The Customer Data Iceberg

Most big companies have a well-established contact mechanism, usually with some sort of contact center and probably an online  option too.  Some have implemented web chat or forums, all in the name  of re-establishing the lost bond between customers and companies.  Unfortunately, that strategy is still largely one way.  Despite the fact it looks like a conversation is happening, it’s not, because all those invaluable customer responses are dropped into a big data black hole once the interaction is concluded.  There is rarely an  opportunity to look at this data again and identify trends or recurring themes.  And almost mythically rare is the ability to do this in real time.

But let’s take a look at what metrics these companies can currently deliver on:

  • How many people have contacted you
  • How many of those emailed, called or web chatted with you
  • How much those contacts cost you in overall terms (cost of running the contact center)
  • Whether that’s gone up or down over time
  • Possibly even the categories each contact selected through IVR or online menu options you’ve pre-set.

Even bearing in mind the black hole, this sounds quite comprehensive, doesn’t it?  Those companies seem to be doing a good job of managing all the customer contacts and everyone’s happy.  Or are they? The advent of data mining tools allows companies to dig much deeper and find out what’s really going on, right down to an individual conversation if necessary, revealing the real mass of the iceberg under the water.

Things like:

  • Which customers contact you
  • When they contact you
  • Why they contacted you, in their own words.  Are they praising, complaining, requesting help?
  • If the customer arrives unhappy, do they leave happy?  And vice versa!
  • How often have they contacted you – more than once for the same issue?
  • Do they need multiple interactions with your staff for issue resolution
  • Is each person asking the same question more than once; or are multiple people asking the same thing?
  • How valuable are the most prolific contacters?
  • Do you hear from your most valuable customers?
  • Is there a sales opportunity in the contact?  Or an opportunity to build loyalty/advocacy?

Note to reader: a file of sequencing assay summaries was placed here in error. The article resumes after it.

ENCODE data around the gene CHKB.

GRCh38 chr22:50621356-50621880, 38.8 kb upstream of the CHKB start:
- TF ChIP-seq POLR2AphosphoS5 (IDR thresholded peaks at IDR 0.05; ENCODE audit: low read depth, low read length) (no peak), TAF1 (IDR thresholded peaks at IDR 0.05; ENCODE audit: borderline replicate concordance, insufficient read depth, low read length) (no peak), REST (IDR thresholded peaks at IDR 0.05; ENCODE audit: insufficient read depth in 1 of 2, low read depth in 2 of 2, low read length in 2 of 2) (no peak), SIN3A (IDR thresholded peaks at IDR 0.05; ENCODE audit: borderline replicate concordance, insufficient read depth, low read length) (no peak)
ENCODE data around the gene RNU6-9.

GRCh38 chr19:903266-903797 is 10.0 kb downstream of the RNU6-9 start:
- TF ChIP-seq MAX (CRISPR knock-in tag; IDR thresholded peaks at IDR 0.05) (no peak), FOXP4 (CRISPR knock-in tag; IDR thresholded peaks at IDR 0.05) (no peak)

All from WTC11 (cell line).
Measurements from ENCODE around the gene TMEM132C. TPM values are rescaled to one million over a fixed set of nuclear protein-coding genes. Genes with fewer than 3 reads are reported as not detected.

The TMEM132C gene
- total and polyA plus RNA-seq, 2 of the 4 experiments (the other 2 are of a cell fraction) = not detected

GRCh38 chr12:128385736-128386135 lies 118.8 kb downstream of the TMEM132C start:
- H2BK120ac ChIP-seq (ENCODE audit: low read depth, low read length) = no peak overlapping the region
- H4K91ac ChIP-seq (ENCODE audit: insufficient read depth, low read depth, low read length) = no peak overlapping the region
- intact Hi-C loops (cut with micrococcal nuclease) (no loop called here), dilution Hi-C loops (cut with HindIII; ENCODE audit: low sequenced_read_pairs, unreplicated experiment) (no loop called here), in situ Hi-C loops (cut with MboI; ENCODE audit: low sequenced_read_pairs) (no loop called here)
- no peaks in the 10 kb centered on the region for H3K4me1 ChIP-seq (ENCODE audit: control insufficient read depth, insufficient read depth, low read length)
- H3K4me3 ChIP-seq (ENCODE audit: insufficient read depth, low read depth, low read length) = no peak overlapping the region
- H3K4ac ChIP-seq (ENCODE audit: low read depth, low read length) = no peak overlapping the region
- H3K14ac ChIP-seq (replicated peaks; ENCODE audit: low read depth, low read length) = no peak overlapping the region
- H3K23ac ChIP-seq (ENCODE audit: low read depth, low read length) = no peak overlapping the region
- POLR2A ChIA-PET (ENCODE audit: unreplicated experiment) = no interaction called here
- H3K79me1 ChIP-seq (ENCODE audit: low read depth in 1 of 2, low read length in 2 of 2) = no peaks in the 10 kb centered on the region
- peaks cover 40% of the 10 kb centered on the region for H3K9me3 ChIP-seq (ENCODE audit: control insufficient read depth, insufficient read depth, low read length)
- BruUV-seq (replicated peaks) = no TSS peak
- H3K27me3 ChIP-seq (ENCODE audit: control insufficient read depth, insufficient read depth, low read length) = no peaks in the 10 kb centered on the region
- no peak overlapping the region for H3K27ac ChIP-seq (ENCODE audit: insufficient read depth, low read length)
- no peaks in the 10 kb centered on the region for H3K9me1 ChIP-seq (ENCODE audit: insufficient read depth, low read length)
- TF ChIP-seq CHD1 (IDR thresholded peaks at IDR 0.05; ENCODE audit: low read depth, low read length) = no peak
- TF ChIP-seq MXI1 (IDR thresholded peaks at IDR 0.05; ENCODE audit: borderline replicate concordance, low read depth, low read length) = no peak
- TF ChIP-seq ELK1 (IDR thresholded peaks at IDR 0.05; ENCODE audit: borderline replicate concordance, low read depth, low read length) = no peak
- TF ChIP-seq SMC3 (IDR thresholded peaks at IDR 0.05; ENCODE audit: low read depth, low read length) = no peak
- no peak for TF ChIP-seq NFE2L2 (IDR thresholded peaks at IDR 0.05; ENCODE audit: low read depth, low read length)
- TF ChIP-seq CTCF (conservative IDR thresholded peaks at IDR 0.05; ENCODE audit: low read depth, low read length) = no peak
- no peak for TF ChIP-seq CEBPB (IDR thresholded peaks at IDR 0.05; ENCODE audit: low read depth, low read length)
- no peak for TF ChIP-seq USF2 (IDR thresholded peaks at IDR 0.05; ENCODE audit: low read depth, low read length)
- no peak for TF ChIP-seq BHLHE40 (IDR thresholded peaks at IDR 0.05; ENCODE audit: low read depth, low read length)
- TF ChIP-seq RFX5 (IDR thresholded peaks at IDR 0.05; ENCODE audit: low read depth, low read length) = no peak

• Do you actually answer their question?  Can you exceed their expectations?
  • What channels do your customers prefer to use, and does this change during the course of a day?
  • What devices are they choosing to contact you on?
  • Do you service that channel proportionately?
  • Etc.

As you can see, the mass of information you didn’t know you could know offers a game-changing level of detail.  It’s only since the tools became available to understand the largely unstructured, messy types of data that are now being generated in their exabytes weekly, that we can take advantage of the richness it contains.  Most data analysis tools are still trudging on with specially structured, precisely formatted data, with no hope of understanding thousands of social media mentions, email conversations or other real-time data that is now available to brand owners.  This is where the real conversations and bonding will happen, not in the sterile one-way world of fixed-data processing.  Modern NLI software can interpret this unstructured data in ways not previously possible, taking real-life language inputs,  and understanding its real meaning and sentiment, and ensuring that old linguistic conventions are not applied to the rapidly evolving modern usage of our vocabulary.


Comparing old data analysis methods to new is like night and day.  Everyone likes a nice moonlit night, but the brightness of the sun is incomparable.  How does your data analysis compare on that solar scale?

Andy, who lives with his family in the UK, is Chief Marketing & Strategy Officer at Artificial Solutions. A regular speaker at industry conferences and events, Andy delivers insight on the rise of AI, the challenges businesses face and the future of intelligent conversational applications.

Leave a Reply

Your email address will not be published. Required fields are marked *